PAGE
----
The practical application of genre theory continues in Popham‘s article, which provides the clearest sense yet of how texts (or genres and the communities that use them) can locate a boundary of action — not of object. Her practical analysis of the way medical forms create a boundary space between the medical, scientific, and business communities provides an interesting example of how genre theory, combined with theories of networks and rhetorical situations as we’ve explored thus far, can be successfully applied to real world situations as a means of illuminating those “gaps” or traces to which Foucault refers.

Finally, the online text,  Digital Writing Assessment and Evaluation: Forward, Preface, and Afterword, situates our studies within the discipline of higher education and specifically writing studies. In the ancillary chapters, the authors provide the rhetorical situation our field finds itself in: in the midst of the current debate over machine-scoring essays, as well as “what writing is and what it means to write” (Lunsford “Forward”). The emphasis of this work is primarily on “developing … appropriate forms of assessment and evaluation” for digital / multimodal writing (Lunsford), and in doing so situates itself squarely in the midst of our discussion of genre theory and, thanks to the emphasis on digital spaces, network, mechanical, and rhetorical situation theories as well. In short, this collection brings the theory home for those of us engaged in scholarship in English Studies.


Works Cited

Bazerman, Charles. “Speech Acts, Genres, and Activity Sysems; How Texts Organize Activity and People.” What Writing Does and How It Does It: An Introduction to Analyzing Texts and Textual Practices. Mahway, NJ: Lawrence Erlbaum, 2004. 309-339. Print.

Bazerman, Charles. “Systems of Genre and the Enactment of Social Intentions.” Genre and the New Rhetoric. Eds. Aviva Freddman and Peter Medway. Great Britain: Burgess Science Press, 1994.  79-101. Print.

Bourelle, Tiffany, Sherry Rankins-Robertson, Andrew Bourelle, and Duane Roen. “Assessing Learning in Redesigned Online First-Year Composition Courses.” Digital Writing Assessment and Evaluation.  Eds. Heidi A. McKee and Danielle Nicole DeVoss. Logan, UT: Computers and Composition Digital Press/Utah State University Press, 2013. Web. 2 Feb. 2014.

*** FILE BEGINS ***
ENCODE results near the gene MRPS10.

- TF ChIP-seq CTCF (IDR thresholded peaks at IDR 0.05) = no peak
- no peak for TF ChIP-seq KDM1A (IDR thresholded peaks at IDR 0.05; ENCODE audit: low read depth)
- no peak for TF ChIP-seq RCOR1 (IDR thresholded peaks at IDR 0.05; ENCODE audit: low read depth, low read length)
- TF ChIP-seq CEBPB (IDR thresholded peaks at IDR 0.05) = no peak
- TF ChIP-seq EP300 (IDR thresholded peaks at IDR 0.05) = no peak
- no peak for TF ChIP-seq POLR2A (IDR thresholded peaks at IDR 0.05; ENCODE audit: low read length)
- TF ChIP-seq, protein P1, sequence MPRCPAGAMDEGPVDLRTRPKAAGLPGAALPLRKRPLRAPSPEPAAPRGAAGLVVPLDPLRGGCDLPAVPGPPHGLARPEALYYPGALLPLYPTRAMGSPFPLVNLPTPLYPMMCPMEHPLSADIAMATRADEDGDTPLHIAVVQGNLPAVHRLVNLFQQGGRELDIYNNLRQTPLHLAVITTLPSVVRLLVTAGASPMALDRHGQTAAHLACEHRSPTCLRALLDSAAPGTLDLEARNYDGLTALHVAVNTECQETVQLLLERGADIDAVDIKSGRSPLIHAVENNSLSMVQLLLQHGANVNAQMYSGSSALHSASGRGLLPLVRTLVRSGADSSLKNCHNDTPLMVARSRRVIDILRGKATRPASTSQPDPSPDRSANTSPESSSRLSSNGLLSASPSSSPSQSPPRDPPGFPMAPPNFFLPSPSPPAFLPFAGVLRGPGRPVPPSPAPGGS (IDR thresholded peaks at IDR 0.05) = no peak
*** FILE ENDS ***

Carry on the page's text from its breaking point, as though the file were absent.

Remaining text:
McKee, Heidi A., and Dànielle Nicole DeVoss DeVoss, Eds. Digital Writing Assessment & Evaluation. Logan, UT: Computers and Composition Digital Press/Utah State University Press, 2013. Web. 2 Feb. 2014.

Miller, Carolyn. “Genre As Social Action.” Quarterly Journal of Speech 70 (1984): 151-167. Print.

Miller – “Rhetorical Community: The Cultural Basis of Genre.”  Genre and the New Rhetoric. Eds. Aviva Freddman and Peter Medway. Great Britain: Burgess Science Press, 1994.  67-78. Print.

Popham, Susan.  “Forms as Boundary Genres in Medicine, Science, and Business.” Journal of Business and Technical Communication 19.3 (2005). 297-303. Print.

Annotated Bibliography Entry: Bourelle et al.

Bourelle, Tiffany, Sherry Rankins-Robertson, Andrew Bourelle, and Duane Roen. “Assessing Learning in Redesigned Online First-Year Composition Courses.” Digital Writing Assessment and Evaluation.  Eds. Heidi A. McKee and Danielle Nicole DeVoss. Logan, UT: Computers and Composition Digital Press/Utah State University Press, 2013. Web. 2 Feb. 2014.

image of online computer learning

Online Learning Environment

Tiffany Bourelle, Sherry Rankins-Roberston, Andrew Bourelle, and Duane Roen describe the response of their university English department to an institution-wide budget-cutting impetus meant to restructure “approaches to teaching and learning” in order to cut costs and “reduce faculty workloads,” all the while maintaining the student learning outcomes. These authors chronicle the changes made to a traditional freshman composition course sequence (i.e., face-to-face or f2f, 25:1 student:faculty classroom ratio producing process-outcome-based essays) into a completely online, portfolio-assessed, multi-instructor, mass student enrollment design, which they dubbed the Writer’s Studio. The article describes the methodological as well as pedagogical and institutional considerations that went into this change. The authors point to specific changes to classroom design, teacher / student roles, assessment rubrics and methods, as well as curricular materials. Of course, the online nature of the course, as well as the incorporation of a collaborative team-teaching methodology, lends itself to analysis as both a genre as well as a network system (perhaps a genre system as well, as it combines elements of the f2f as well as digital environments). While the success of the change is measured only anecdotally at this point (based on student reviews), the authors encourage other institutions to consider their model as a potential basis for alternative composition course design elsewhere.